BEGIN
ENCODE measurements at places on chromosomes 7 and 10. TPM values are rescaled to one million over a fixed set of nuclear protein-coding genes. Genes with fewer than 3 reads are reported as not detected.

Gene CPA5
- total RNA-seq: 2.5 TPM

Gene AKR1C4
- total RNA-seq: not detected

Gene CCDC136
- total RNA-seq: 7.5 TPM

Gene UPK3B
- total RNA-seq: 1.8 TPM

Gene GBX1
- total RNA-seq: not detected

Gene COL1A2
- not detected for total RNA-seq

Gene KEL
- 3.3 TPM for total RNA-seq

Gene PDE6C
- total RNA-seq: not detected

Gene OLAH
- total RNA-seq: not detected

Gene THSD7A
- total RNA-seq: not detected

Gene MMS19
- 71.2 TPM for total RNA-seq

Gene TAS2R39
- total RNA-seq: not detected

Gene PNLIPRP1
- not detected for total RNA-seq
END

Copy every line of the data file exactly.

ENCODE measurements at places on chromosomes 7 and 10. TPM values are rescaled to one million over a fixed set of nuclear protein-coding genes. Genes with fewer than 3 reads are reported as not detected.

Gene CPA5
- total RNA-seq: 2.5 TPM

Gene AKR1C4
- total RNA-seq: not detected

Gene CCDC136
- total RNA-seq: 7.5 TPM

Gene UPK3B
- total RNA-seq: 1.8 TPM

Gene GBX1
- total RNA-seq: not detected

Gene COL1A2
- not detected for total RNA-seq

Gene KEL
- 3.3 TPM for total RNA-seq

Gene PDE6C
- total RNA-seq: not detected

Gene OLAH
- total RNA-seq: not detected

Gene THSD7A
- total RNA-seq: not detected

Gene MMS19
- 71.2 TPM for total RNA-seq

Gene TAS2R39
- total RNA-seq: not detected

Gene PNLIPRP1
- not detected for total RNA-seq